Archive for February, 2014

Not Their Finest Hour

Friday, February 28th, 2014 by Geoffrey Lyons

THE “SPECIAL RELATIONSHIP” between the U.S. and U.K. is defined by many shared characteristics, the most salient being a common tongue and a commitment to democracy.  Such a bond is more than just quaint: similarities make it easy for one country to learn from the mistakes of the other.  Noah Webster, for example, famously purged American spelling of much of its inherited inconsistencies.

Yet last month, when “The Transparency of Lobbying, Non-party Campaigning and Trade Union Administration Bill” became an Act of Parliament (law), the U.K. proved that it hasn’t learned a thing about the ongoing blunder that is U.S. lobbying law.

The law, apparently modeled on HLOGA, establishes a registrar to enforce lobbying registration and imposes limits on campaign spending for non political parties (trade associations, faith groups, etc.). Critics have been quick to pounce.  The measure has already earned a negative reputation as the “gagging law” for its arbitrary restrictions on the freedom of association, the same alarm that’s still being sounded on this side of the Atlantic.  The EU Observer calls it “misdirected,” and predicts that it will “further cleanse the political sphere not of corruption, but of the public itself.”

The Nottingham Post’s reaction to restrictions on non-party campaigning, which is the most contentious part of the law and which will be enforced in the run-up to elections–”crazy.”   “The run-up to elections is just the time we want to have our say. That is the time we want to have debates in public space about what matters to us down our streets and in our playgrounds and workplaces.”  Ekklesia, a Christian political think tank, is even more indignant, predicting the law will  “gravely damage democracy and human rights.”

How can such flawed legislation achieve Royal Assent?  The EU Observer summarized it beautifully, writing that proponents must rely on the “transforming [of] a democratic right such as lobbying…into an object of suspicion.”  Congress has been there, done that, and active citizens are still facing the consequences.  It’s a shame that Parliament has opted for a similar fate.

Wage War

Thursday, February 27th, 2014 by James Cameron

PRESIDENT OBAMA HAS called the proposed federal minimum wage hike “giving America a raise,” but whether the legislation succeeds or not, lobbyists are likely to enjoy a windfall.  Raising the minimum wage from its current rate of $7.25/hr to $10.10/hr is a centerpiece of congressional Democrats’ 2014 legislative agenda, and groups on both sides of the issue have already spent millions of lobbying dollars to influence lawmakers on the fence.  With recent news that a vote on the legislation will be put off, lobbying campaigns for both sides are heating up.

The Hill reports that Senate Majority Leader Harry Reid has delayed a vote on the legislation as support for the hike has waned among vulnerable congressional Democrats. A coalition of labor unions and liberal advocacy groups has hailed the move, saying that it gives them time to mount a national grassroots lobbying campaign to drum up support for the legislation.

Vowing to fight the bill are numerous retail, restaurant, and service organizations. The American Hotel & Lodging Association, which overhauled its lobbying team last year, strongly opposes a minimum wage hike, claiming that it would inhibit companies’ ability to hire more workers.

Complicating the issue is the difficulty of sifting through a myriad of reports from disparate sources to piece together an accurate picture of the hike’s potential impact. Although it seems likely that the Congressional Budget Office’s recent report that the hike could cost as many as 500,000 minimum wage jobs but increase earnings for more than 16.5 million workers is accurate and nonpartisan, data from other sources may be suspect. The New York Times reports that some nonprofits and think tanks that publish economic reports on legislation are in fact funded (often secretly) by groups with a significant stake in the legislation. The Employment Policies Institute, for example, has published academic reports warning that raising the minimum wage would adversely impact poverty, unemployment, and the economy. But the Times also notes that the group is run by a PR firm that also represents the restaurant industry, which strongly opposes the wage hike. Just as lobbying has gradually moved underground and become more opaque, so too are groups attempting to influence policy in nebulous and indirect ways, as the current fight over the minimum wage illustrates.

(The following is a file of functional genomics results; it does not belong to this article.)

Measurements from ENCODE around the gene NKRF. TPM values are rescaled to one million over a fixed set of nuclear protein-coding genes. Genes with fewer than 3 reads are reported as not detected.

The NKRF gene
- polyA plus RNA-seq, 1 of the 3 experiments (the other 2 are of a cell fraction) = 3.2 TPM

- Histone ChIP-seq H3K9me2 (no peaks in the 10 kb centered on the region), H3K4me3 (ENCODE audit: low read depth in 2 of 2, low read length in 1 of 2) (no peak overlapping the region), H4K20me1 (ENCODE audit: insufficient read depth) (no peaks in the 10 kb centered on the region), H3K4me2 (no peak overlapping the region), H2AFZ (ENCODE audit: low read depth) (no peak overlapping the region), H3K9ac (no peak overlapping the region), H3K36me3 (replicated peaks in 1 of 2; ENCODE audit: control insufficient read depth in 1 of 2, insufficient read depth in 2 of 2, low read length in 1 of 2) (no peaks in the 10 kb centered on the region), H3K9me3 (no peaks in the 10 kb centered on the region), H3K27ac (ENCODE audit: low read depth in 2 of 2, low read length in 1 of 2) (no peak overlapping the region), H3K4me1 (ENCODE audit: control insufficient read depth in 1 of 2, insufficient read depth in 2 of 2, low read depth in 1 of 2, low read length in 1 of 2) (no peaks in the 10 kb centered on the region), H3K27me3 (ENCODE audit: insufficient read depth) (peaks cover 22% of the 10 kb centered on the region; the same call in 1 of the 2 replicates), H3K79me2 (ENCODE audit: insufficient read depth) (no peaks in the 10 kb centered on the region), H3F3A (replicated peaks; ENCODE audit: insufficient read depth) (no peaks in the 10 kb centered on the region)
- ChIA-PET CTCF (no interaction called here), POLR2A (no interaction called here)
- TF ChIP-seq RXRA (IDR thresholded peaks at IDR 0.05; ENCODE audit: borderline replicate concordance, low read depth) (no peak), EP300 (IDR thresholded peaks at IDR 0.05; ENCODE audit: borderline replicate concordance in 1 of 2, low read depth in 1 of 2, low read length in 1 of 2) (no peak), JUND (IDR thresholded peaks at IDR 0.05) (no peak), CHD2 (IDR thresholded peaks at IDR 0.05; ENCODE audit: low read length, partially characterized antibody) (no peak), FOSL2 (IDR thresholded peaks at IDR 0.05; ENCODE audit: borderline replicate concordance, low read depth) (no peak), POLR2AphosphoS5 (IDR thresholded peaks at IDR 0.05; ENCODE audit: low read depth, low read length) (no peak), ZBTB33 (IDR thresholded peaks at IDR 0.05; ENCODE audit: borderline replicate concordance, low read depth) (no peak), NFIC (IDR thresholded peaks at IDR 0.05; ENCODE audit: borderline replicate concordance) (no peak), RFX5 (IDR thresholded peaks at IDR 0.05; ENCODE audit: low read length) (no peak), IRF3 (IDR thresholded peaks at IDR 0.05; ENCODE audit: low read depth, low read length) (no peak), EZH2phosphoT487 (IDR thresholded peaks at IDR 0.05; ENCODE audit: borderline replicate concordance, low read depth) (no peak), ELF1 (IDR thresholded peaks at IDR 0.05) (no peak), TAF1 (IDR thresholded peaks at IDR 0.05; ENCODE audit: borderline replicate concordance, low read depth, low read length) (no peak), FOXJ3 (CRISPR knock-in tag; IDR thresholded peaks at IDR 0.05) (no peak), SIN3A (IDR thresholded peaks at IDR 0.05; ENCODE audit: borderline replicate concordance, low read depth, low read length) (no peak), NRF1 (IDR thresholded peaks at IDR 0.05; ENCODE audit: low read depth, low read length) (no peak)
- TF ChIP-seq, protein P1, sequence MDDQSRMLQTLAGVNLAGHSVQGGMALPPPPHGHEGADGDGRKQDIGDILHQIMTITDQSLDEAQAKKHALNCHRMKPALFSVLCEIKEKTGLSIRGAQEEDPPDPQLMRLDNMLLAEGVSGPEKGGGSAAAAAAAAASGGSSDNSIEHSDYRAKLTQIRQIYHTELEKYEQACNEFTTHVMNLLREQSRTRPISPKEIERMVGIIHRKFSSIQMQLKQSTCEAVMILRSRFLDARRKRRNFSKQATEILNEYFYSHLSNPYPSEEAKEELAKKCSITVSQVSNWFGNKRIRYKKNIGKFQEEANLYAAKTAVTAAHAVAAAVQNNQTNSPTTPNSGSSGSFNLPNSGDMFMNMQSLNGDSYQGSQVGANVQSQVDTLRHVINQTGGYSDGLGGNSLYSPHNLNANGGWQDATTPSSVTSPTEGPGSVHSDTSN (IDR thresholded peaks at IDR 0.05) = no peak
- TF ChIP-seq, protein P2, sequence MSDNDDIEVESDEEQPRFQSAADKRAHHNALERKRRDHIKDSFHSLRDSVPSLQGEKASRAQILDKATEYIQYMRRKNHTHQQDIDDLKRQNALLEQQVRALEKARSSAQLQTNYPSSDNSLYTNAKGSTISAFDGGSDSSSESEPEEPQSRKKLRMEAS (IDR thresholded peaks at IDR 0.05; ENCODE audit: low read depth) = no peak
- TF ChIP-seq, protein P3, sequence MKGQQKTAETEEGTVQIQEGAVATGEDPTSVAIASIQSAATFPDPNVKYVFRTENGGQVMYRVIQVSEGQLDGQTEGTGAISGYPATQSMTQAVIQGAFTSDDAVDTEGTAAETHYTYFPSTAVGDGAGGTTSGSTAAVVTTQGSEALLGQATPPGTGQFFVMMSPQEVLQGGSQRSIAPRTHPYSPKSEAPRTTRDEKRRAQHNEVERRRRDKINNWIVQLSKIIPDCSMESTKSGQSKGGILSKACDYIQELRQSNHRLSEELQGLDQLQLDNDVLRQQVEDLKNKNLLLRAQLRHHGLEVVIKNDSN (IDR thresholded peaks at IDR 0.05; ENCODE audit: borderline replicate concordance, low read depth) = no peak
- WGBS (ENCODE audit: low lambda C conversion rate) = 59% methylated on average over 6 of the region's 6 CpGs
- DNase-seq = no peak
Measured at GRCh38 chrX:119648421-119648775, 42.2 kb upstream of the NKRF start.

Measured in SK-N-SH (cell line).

Although the Congressional battle over “America’s raise” has been delayed for now, the lobbying fight over the wage hike has just begun. With heavy hitters like Wal-Mart still out of the fray, the battle is likely to get even more intense before it’s over.

The Book Behind Current Lobbying Law

Friday, February 21st, 2014 by Geoffrey Lyons

THE LATEST EDITION of The Nation has as its cover story a detailed expose of what it calls “the shadow lobbying complex,” an issue explored at great length in this blog.  While reading the article and delighting in its infographics, this blogger decided that a brief timeline of modern disclosure laws would make for an interesting post.

And so I began with the summer of 1935, when Rep. Denis Driscoll (D-Pa.) received 816 telegrams from constituents pleading him to oppose a measure that would break up the utility trust companies, which were then being run by a handful of remarkably wealthy men.  The telegrams would have made for an impressive case study in lobbying from the bottom up, or “grassroots lobbying,” except for one important detail: the constituents behind the telegrams were completely fabricated.  The whole thing was a sham, conjured together and funded by the utility companies.

This incident and the broader debate surrounding the Wheeler-Rayburn Utility Holding Company Act set the gears in motion for modern disclosure law, which today is ridiculed as an utter failure.  Were I actually to have posted a timeline of lobbying disclosure, I might have used just five dates:

  1. 1946: The Federal Regulation of Lobbying Act is passed as a late response to the utility company debate
  2. 1991: the GAO exposes the law’s shortcomings
  3. 1999: The Lobbying Disclosure Act (LDA) is passed as a second try
  4. 2006: Jack Abramoff reports to prison, proving LDA a failure
  5. 2007: The Honest Leadership and Open Government Act (HLOGA) is passed as a third try, a significant amendment to LDA that adds criminal sanctions and stricter reporting requirements

Yet this would appear a very lopsided timeline, with  nearly half a century separating the first two dates.  Did nothing relevant transpire between the passage of The Federal Regulation of Lobbying Act and the GAO report that deemed it a failure?